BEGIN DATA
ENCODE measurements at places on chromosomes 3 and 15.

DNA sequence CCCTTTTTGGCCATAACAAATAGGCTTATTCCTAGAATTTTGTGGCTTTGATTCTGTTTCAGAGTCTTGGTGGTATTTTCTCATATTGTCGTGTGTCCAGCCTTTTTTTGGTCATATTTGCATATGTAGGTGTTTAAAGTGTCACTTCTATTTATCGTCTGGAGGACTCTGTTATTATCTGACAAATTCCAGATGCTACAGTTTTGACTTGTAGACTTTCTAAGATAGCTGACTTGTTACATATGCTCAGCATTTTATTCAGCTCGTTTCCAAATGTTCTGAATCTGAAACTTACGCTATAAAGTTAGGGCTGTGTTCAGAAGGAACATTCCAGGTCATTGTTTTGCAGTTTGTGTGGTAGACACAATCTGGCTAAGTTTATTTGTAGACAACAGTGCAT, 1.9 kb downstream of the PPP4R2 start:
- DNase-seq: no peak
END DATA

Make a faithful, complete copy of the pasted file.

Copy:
ENCODE measurements at places on chromosomes 3 and 15.

DNA sequence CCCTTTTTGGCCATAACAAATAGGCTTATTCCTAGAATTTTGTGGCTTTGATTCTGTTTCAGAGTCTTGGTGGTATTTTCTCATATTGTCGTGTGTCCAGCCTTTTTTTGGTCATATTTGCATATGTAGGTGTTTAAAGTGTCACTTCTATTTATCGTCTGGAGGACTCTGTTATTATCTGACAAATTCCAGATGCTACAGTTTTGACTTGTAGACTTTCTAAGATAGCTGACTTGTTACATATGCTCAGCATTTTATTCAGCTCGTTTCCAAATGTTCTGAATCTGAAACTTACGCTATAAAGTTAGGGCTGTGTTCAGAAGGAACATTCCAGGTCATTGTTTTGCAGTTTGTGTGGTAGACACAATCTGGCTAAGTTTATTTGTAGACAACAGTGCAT, 1.9 kb downstream of the PPP4R2 start:
- DNase-seq: no peak